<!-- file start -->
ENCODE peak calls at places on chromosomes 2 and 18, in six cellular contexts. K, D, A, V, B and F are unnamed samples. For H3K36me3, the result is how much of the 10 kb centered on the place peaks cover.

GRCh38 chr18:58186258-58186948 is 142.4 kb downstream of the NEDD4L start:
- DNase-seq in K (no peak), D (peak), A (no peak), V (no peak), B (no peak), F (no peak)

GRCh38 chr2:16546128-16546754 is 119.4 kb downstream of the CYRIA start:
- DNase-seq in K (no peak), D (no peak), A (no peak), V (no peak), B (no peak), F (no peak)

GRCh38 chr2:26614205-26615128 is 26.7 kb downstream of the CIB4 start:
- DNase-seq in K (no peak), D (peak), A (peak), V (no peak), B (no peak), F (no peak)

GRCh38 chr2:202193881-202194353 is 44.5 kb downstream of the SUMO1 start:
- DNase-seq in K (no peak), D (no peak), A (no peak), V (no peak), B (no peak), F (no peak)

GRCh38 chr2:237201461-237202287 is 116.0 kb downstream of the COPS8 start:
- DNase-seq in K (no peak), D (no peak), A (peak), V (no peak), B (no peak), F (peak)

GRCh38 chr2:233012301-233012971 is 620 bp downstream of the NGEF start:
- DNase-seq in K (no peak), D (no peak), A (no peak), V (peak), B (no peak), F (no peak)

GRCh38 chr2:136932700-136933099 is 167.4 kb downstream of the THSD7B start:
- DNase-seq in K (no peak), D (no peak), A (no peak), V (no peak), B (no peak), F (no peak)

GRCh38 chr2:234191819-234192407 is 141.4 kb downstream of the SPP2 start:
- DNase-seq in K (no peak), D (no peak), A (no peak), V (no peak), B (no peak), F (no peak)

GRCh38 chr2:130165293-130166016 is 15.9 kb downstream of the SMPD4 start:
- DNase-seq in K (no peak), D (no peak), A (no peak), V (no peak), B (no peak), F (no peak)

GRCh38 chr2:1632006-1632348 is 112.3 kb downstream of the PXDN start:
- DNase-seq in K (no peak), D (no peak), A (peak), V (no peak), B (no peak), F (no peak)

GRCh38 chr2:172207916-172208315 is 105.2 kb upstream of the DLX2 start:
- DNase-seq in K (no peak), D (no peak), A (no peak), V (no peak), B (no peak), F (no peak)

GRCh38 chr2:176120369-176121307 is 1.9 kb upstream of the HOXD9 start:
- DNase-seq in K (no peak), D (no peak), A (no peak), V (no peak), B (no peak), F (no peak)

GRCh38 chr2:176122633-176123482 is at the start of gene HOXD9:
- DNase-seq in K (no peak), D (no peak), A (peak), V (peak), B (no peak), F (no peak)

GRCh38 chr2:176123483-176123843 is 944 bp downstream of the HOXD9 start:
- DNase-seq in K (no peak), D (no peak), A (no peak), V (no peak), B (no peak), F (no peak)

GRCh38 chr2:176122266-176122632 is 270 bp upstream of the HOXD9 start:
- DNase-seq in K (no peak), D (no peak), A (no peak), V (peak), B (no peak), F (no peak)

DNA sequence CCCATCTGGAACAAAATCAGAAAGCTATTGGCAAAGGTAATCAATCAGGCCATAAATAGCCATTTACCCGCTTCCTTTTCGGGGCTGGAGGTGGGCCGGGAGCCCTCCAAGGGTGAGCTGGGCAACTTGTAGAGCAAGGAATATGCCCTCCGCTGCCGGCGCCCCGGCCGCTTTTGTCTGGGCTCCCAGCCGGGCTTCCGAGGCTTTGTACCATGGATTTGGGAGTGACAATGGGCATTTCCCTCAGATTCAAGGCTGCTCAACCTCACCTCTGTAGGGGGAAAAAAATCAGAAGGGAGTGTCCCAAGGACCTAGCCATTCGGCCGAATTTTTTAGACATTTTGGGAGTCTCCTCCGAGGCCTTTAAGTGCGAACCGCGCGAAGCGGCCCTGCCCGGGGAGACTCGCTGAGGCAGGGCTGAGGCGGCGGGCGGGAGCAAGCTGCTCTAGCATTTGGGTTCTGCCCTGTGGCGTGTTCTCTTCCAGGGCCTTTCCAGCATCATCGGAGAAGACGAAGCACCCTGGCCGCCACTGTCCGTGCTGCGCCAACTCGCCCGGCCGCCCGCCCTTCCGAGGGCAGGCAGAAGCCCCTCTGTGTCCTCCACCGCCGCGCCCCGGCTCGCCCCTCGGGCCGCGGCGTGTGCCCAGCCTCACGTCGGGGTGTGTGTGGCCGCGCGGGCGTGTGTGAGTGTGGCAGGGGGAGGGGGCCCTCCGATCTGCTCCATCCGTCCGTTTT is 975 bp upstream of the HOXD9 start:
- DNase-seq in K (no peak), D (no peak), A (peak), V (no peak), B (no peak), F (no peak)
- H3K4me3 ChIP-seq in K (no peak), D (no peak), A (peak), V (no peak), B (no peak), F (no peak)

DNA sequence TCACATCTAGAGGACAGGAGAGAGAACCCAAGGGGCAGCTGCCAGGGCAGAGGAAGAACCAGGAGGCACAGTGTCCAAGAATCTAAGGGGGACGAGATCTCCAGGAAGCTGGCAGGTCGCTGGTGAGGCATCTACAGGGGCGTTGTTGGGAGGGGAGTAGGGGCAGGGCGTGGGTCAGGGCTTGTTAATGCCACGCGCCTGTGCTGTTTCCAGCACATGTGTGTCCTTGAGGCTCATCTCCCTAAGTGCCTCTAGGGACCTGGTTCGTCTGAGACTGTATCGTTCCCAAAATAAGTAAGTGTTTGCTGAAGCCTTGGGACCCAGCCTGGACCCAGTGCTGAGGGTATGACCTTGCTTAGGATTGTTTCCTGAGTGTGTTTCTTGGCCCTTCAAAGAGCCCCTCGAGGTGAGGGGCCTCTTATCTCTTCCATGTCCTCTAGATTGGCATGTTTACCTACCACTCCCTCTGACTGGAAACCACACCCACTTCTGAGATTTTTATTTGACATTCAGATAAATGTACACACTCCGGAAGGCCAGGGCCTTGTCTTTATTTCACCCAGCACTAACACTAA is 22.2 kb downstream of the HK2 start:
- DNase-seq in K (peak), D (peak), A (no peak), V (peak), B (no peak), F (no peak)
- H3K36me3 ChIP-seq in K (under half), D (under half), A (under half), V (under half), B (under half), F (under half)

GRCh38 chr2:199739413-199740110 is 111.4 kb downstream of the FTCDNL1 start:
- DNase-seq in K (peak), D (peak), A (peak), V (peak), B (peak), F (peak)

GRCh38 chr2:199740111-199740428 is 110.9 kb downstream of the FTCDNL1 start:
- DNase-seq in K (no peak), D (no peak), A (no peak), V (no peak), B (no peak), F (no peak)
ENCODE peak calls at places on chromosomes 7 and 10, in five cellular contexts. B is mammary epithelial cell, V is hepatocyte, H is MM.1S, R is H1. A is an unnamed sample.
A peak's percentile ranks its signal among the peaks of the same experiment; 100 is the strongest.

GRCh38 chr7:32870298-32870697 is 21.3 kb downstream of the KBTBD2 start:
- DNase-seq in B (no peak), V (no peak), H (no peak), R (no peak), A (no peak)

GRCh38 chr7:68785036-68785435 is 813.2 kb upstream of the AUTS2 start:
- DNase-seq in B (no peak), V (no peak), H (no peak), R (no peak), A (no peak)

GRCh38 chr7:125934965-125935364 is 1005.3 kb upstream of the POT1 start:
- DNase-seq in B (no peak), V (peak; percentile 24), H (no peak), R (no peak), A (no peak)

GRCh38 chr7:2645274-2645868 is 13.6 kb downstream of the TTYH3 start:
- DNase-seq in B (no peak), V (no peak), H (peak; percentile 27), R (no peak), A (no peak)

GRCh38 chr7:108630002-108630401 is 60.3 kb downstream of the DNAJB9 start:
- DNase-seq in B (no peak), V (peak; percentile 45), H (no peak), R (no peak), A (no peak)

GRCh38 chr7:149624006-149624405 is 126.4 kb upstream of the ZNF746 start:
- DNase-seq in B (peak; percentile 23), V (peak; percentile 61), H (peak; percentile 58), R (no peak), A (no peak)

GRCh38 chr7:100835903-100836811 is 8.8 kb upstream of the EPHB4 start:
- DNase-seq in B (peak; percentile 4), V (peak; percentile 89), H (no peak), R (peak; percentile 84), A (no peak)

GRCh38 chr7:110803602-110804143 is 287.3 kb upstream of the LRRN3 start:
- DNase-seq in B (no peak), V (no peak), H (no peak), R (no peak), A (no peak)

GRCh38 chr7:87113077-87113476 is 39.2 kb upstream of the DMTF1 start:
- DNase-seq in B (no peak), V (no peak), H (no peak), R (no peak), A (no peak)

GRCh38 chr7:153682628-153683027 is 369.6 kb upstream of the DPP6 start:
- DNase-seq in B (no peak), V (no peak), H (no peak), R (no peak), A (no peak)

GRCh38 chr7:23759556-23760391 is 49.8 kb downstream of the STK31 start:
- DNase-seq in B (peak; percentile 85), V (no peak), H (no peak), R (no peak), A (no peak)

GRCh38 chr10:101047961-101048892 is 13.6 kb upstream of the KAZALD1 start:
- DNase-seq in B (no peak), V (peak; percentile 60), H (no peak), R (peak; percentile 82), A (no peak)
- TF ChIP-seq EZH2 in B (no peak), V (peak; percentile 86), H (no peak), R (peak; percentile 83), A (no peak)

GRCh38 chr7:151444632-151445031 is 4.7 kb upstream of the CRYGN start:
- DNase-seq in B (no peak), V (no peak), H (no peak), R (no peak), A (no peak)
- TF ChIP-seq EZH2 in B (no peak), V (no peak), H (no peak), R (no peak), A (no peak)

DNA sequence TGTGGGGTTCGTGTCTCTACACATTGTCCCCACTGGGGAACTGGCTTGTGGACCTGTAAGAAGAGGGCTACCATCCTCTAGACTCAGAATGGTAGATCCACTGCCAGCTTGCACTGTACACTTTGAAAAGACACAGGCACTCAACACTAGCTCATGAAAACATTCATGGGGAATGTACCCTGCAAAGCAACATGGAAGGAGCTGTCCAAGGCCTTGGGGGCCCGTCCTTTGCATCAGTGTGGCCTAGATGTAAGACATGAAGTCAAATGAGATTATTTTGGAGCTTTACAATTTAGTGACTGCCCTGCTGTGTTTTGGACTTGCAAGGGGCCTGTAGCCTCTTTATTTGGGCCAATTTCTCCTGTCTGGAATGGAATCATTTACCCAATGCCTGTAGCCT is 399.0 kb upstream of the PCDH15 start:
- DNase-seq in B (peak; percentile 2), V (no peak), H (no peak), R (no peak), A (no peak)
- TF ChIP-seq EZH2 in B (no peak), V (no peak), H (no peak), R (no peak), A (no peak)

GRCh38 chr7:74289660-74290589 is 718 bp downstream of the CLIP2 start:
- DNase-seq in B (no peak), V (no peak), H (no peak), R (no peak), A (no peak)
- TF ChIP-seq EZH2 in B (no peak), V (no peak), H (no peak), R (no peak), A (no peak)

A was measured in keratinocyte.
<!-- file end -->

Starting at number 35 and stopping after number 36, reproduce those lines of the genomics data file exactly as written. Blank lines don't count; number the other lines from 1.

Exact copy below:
DNA sequence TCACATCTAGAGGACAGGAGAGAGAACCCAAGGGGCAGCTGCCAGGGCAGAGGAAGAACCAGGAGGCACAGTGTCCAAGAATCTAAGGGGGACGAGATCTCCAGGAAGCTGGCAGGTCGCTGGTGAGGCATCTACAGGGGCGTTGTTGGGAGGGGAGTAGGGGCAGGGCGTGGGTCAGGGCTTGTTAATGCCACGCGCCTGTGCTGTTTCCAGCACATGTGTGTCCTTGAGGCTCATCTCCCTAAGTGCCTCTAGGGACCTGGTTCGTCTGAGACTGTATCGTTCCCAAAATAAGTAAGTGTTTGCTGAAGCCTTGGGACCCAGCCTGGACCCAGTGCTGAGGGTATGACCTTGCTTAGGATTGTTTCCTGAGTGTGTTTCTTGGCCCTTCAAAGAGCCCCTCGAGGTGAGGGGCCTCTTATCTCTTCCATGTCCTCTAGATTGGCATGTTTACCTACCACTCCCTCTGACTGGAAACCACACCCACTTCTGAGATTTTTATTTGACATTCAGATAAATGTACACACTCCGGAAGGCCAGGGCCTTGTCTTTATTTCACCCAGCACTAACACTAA is 22.2 kb downstream of the HK2 start:
- DNase-seq in K (peak), D (peak), A (no peak), V (peak), B (no peak), F (no peak)